Life with the Honda E: frozen pop-out door handles

Published: 27 November 2020

► New Honda E long-term test
► Meet our new EV daily driver
► What's it like to live with every day?

Diary update: pop-out door handles struggle in the frost

Winter's finally arrived in the UK, icy frosts wrapping the ground with a crisp, crunchy cape some mornings. And it's brought an unusual problem: the Honda E's pop-out door handles were frozen on one particularly cold morning this week. As you'll see in the tweet above - they wouldn't budge an inch!

There were kids to take to school, huffing and puffing impatiently. There was me, wondering whether I could get in via the back doors and scramble into the front seats. And my guilt for having not pre-conditioned the E overnight on this occasion.

After a minute of prodding and trying, the frost thawed, the handle released and I was in. No special measures required. Still, I was left nonplussed. It wasn't even that cold: a night hovering around, and perhaps just under, zero. A heavy frost, granted, but I was suprised that the Honda's door handles were stuck solid.

I'll be using the pre-heating more often in the weeks ahead, and keep an eye on what happens when the temperatures really plummet.

By Tim Pollard

Month 1 of our Honda E long-term test: introducing the baby battery car to the CAR magazine fleet

Honda E long-term test: CAR magazine lives with the electric Honda city car in 2020 and 2021

It’s good to be back in an electric car. Research has proved that deciding to own an EV is pretty much a one-way gate; few take the plunge and then go back to internal combustion. Yet my automotive CV has yo-yo’d wildly back and forth in recent years – from a BMW i3 to a Tesla Model S, via an Audi A8 (diesel, yuk!), Lexus RX450h (hybrid halfway house) and on-the-spectrum Bentley Continental GT (V8, petrol, sledgehammer fast). 

It’s one of the perks of this job that we move between brands, segments and motive powers. And I’m glad to be in a battery car for the next six months.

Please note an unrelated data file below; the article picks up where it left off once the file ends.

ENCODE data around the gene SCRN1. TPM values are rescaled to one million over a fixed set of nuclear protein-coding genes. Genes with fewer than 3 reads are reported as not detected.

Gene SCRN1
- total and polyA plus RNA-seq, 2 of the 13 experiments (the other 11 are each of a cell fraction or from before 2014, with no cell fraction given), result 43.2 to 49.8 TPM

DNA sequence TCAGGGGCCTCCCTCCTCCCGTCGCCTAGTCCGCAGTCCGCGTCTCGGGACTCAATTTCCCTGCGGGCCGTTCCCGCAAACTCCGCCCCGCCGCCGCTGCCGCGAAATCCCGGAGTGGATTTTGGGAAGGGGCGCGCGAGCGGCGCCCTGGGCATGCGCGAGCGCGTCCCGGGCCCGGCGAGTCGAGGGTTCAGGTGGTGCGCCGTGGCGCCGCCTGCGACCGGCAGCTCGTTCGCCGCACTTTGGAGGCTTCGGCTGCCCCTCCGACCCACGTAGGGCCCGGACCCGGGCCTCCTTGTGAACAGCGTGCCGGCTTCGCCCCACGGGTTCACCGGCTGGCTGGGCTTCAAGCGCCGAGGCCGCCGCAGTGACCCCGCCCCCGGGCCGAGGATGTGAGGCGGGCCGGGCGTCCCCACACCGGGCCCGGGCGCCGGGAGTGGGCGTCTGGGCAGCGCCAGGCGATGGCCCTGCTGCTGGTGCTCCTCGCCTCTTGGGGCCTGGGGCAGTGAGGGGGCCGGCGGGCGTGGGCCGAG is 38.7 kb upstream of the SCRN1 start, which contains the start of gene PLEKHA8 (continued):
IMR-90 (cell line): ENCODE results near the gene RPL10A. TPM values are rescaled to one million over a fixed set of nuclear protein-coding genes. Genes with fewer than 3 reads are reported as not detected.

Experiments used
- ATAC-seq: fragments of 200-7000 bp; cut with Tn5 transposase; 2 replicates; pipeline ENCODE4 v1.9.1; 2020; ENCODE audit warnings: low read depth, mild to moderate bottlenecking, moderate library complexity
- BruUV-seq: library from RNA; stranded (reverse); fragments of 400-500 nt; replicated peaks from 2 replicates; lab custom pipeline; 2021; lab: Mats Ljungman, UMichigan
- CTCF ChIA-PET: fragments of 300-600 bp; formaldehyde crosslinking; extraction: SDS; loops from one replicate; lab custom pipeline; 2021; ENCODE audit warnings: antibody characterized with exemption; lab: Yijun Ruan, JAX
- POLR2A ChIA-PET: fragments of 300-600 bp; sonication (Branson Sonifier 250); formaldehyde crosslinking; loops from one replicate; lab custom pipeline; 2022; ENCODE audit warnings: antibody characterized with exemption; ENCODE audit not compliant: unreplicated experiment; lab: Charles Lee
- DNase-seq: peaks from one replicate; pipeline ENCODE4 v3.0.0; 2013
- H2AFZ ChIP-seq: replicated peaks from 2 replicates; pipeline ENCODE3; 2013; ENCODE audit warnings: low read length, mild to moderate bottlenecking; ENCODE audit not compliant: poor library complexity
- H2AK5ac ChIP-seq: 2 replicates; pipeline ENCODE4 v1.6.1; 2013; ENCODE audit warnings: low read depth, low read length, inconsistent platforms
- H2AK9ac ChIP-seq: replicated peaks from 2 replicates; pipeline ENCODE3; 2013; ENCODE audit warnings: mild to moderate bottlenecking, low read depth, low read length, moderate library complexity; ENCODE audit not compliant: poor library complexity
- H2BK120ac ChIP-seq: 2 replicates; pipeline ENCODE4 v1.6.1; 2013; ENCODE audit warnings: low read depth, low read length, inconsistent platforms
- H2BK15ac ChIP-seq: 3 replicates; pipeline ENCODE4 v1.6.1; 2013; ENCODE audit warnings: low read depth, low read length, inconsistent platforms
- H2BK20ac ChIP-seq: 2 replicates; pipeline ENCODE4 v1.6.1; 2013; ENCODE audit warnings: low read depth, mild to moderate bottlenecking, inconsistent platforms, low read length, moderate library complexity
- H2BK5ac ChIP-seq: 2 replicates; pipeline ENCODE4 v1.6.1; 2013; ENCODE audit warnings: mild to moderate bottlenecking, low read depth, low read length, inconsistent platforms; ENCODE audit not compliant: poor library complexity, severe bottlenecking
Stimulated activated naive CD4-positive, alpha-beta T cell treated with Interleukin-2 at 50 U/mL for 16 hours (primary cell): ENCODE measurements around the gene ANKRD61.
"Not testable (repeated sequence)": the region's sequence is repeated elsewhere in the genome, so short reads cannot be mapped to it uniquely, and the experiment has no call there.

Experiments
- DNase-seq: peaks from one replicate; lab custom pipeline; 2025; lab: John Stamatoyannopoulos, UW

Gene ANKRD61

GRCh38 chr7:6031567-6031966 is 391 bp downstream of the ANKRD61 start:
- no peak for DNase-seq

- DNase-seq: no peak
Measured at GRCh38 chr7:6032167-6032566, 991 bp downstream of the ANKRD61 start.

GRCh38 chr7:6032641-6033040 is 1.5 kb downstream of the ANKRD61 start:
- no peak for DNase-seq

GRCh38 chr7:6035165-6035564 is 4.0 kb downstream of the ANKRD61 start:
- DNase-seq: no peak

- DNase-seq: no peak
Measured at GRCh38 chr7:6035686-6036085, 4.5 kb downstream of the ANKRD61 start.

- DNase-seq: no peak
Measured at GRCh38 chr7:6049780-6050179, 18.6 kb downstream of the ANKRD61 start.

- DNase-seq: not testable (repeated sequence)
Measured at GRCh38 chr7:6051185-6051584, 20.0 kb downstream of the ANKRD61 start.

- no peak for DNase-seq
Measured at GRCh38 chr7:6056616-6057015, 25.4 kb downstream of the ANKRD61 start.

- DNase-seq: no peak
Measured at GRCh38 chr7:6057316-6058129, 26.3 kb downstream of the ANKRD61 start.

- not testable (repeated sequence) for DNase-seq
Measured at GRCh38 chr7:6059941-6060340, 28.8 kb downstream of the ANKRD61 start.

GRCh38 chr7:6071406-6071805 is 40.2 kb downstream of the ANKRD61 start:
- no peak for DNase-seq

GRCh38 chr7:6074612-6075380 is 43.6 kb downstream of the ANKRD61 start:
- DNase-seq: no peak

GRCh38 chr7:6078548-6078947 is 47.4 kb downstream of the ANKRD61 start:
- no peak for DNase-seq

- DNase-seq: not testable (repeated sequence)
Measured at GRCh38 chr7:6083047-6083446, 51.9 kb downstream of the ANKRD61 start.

Why? Because EVs are inherently interesting to live with and write about. Electrification is an irresistible tsunami transforming the car industry, and the benefits are manifold and tangible. I’m hoping I’ll again enjoy the silence and peace of driving an EV every day. The feeling that I’m not pumping noxious pollutants into the local environment from a tailpipe. The addictive thrust so readily on tap from a 152bhp motor driving the rear wheels. And waking up every morning with a ‘full tank’.

Electric cars: further reading

Our guide to the best EVs on sale
How much does it cost to charge and EV?
The most affordable electric cars

So I’m feeling optimistic about life with the Honda E. I have good reason; I penned the Giant Test for CAR magazine, where it took on and damn nearly toppled the Peugeot e-208 and Mini Electric. This is a very special car, one of those once-in-a-generation cars for the marque – ‘the most significant Honda since the 1989 NSX’, I mused. Only its short range and cramped boot held it back from sweeping to victory. Whoops, I’ve blurted it out early: the E does have some compromises, but this test will allow me to judge them afresh.

Ours is a top-spec Advance model, likely to be picked by most buyers. And just look at it! It’s unlike anything else on the roads and is already garnering interest left, right and centre. I imagine the stillborn Apple car project might’ve looked like this – that crisp, minimalist vibe that Silicon Valley would kill for, but backed up with the reassuring Honda badge.